Traders Magazine, October 2002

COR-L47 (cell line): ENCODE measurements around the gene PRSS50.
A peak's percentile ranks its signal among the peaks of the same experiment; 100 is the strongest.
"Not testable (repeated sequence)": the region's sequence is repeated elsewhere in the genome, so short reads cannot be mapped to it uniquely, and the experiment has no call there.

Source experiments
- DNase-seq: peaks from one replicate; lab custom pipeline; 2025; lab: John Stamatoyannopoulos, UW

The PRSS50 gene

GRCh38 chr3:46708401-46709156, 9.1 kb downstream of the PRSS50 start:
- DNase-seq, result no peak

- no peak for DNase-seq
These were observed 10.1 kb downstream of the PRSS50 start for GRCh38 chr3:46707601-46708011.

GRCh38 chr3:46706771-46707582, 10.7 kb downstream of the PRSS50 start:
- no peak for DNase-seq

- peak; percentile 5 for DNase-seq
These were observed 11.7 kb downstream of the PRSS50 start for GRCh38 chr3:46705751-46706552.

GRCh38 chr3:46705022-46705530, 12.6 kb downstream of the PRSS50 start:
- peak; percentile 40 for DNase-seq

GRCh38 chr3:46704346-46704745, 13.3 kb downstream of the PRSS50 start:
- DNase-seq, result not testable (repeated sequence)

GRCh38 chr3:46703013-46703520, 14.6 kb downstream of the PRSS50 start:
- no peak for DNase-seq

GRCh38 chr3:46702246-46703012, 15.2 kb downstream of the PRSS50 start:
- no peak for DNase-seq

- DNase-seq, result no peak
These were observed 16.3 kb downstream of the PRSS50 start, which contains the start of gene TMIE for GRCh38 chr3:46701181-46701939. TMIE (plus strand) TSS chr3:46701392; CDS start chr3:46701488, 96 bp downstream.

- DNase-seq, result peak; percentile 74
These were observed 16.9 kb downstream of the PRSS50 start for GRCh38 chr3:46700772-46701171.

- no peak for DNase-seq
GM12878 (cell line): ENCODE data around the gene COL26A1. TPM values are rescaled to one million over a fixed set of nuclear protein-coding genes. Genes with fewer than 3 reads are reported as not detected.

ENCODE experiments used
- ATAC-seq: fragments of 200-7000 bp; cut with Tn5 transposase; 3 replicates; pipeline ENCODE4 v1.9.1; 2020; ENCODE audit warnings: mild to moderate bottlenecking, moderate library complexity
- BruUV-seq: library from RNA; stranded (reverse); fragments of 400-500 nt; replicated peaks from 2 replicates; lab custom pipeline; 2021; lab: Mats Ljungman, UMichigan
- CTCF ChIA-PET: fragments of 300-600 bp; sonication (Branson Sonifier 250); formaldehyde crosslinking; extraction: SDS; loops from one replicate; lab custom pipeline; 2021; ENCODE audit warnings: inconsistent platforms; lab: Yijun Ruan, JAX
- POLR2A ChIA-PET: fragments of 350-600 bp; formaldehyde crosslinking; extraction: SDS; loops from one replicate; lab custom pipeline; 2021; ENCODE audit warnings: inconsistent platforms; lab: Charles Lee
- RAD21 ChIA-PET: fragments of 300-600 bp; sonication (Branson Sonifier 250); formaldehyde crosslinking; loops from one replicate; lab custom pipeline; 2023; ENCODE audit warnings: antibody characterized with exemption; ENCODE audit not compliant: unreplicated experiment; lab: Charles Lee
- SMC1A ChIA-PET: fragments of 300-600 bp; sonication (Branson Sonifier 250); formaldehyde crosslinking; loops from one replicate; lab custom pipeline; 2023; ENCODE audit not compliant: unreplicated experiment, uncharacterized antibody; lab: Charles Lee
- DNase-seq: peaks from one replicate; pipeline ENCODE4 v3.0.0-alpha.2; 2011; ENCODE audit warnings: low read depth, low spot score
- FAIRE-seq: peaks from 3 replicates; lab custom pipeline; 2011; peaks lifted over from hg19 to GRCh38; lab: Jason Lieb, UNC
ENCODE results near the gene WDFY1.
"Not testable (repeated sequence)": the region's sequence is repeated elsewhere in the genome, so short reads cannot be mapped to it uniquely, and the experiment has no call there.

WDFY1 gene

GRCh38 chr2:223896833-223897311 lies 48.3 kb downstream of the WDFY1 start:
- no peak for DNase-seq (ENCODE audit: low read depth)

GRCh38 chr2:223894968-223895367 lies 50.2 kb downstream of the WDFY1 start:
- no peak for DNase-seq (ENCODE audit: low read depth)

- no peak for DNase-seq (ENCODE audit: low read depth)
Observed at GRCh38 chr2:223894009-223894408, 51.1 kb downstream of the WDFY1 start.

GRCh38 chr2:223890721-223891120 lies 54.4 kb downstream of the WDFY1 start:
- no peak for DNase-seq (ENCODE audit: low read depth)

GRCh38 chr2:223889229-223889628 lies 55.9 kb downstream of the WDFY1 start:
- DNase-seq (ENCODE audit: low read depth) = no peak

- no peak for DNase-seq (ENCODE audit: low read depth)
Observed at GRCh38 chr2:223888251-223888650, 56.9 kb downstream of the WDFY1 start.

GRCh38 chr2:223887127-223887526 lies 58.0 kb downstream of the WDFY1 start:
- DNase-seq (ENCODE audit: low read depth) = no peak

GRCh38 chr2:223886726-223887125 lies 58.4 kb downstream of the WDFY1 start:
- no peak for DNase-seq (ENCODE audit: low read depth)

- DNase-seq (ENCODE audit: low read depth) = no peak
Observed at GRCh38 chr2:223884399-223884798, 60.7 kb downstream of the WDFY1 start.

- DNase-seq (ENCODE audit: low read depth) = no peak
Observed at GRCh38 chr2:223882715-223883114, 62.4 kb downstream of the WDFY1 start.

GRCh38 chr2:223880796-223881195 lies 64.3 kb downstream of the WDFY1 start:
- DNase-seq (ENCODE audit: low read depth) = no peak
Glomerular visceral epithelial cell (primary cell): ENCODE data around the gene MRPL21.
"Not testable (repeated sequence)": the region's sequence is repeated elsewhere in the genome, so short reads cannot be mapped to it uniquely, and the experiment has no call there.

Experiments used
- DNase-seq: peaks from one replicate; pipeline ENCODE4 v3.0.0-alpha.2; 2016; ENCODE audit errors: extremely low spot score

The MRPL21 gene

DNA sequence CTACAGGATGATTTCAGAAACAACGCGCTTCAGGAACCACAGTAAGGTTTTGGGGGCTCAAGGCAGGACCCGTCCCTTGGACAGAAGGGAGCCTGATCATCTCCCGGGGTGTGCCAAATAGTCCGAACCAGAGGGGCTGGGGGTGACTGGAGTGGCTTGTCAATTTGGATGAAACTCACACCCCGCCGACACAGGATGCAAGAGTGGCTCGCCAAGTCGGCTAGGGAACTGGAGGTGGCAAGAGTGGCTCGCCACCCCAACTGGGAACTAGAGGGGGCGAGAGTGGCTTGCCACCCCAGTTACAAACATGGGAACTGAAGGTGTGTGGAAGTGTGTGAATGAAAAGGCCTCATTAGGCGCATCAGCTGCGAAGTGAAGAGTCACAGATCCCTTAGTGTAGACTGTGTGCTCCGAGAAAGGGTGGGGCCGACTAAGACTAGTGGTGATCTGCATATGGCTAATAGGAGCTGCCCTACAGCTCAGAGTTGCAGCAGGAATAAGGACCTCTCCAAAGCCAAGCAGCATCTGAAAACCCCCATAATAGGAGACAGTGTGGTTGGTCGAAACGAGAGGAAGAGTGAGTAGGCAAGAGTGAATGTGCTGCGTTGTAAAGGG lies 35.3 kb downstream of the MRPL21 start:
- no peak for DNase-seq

The Winner? *Firms listed on the New York Stock Exchange out earn those traded on Nasdaq at least five-to-one. That's the conclusion of a new study published by New York University's Stern School of Business. Between 1997 and 2000, NYSE-listed companies collectively booked $2 trillion in earnings from continuing operations while their counterparts at Nasdaq took in only $378 billion. The NYSE has endorsed the study, saying it underscores the relative unimportance of its chief rival. "Nasdaq companies have contributed surprisingly little of the net value-added of corporations," crowed NYSE chief economist Paul Bennett in an NYSE newsletter. Nasdaq declined to comment. The report does highlight Nasdaq's ongoing purge of financially-troubled companies. Since 1997, when the number of Nasdaq stocks peaked at 5,500, the market has been dropping stocks that trade below $1. Today, it counts about 3,800 names. About 500 of those are in danger of being delisted.
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